Santander pays up $2.8 million for sub-prime auto loans

Santander Consumer USA Holdings, Inc. will pay up to $2.875 million to Delaware consumers for funding bad auto loans.

The settlement came after an investigation by the Delaware and Massachusetts attorney general offices into the financing and securitization of sub-prime auto loans. The investigation revealed that Santander had provided loans without evidence consumers could pay them back and even predicted many would default.

In addition, Santander continued to work with certain car dealerships even after it learned of high default rates, inaccurate information, and inflated income reporting. These types of loans are made through contracts between lenders and dealerships and depend on the accurate sharing of information.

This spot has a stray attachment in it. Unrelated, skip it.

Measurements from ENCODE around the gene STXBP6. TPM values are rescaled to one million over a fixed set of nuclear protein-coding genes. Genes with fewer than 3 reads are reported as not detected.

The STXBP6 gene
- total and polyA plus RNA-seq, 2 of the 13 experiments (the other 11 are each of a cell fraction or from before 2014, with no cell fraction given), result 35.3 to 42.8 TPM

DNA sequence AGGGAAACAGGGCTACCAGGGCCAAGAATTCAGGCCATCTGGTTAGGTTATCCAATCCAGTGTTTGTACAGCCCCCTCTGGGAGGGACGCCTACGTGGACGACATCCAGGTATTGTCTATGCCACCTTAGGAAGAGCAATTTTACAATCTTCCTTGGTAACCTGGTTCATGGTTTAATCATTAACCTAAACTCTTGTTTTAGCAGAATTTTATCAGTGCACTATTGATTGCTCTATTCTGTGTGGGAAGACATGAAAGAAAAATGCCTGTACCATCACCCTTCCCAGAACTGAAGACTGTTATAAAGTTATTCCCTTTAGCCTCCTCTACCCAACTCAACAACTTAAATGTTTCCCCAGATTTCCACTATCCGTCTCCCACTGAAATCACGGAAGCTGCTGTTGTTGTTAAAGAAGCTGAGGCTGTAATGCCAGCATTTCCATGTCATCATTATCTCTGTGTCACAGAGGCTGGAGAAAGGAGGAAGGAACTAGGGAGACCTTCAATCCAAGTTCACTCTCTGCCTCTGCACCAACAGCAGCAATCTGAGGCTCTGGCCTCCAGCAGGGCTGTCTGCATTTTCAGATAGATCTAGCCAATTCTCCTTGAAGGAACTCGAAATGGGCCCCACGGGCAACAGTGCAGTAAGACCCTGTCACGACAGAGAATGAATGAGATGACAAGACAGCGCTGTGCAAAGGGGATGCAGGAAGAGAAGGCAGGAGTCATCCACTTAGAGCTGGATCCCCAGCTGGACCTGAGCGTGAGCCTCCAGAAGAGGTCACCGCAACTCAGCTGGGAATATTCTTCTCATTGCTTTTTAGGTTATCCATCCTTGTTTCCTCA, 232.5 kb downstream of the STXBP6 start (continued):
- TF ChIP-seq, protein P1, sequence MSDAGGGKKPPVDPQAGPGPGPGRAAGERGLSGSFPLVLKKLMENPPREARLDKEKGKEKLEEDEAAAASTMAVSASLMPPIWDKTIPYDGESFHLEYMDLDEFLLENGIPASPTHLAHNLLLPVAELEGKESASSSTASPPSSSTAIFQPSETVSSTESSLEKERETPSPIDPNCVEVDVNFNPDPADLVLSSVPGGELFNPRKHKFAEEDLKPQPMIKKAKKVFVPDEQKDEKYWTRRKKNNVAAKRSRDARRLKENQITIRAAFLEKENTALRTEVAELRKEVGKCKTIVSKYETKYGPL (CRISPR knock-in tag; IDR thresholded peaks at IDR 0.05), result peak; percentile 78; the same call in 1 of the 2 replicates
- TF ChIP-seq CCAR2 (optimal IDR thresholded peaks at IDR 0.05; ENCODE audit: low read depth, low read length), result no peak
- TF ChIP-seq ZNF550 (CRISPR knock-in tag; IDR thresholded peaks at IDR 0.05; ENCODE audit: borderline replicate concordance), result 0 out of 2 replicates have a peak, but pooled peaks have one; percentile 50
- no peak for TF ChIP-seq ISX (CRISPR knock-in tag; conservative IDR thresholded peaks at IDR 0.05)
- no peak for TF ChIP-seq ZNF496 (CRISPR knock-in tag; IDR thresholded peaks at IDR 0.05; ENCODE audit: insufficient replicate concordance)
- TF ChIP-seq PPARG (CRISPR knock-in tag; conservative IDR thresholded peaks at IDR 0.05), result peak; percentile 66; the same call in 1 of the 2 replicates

“Protecting consumers from unfair lending practices is extremely important and has been a priority for our office,” said Attorney General Matt Denn in a statement. “We are pleased that this settlement results in significant consumer relief and provisions that will prevent similar misconduct in the future.”

The $2.875 million will go into a trust for the benefit of consumers hurt by the loans. Those eligible will be contacted.

As for Santander, the settlement requires that the company reform some of its lending practices. It now has to screen all loans from Delaware dealers to ensure they are in compliance with the law, and it can’t work with “high risk” dealers who have provided bad information.

The rest of the sub-prime auto loan industry, meanwhile, continues to suffer. A report by Fitch Ratings found that lenders fared worse in the second half of 2016 than the same period in 2015.

 

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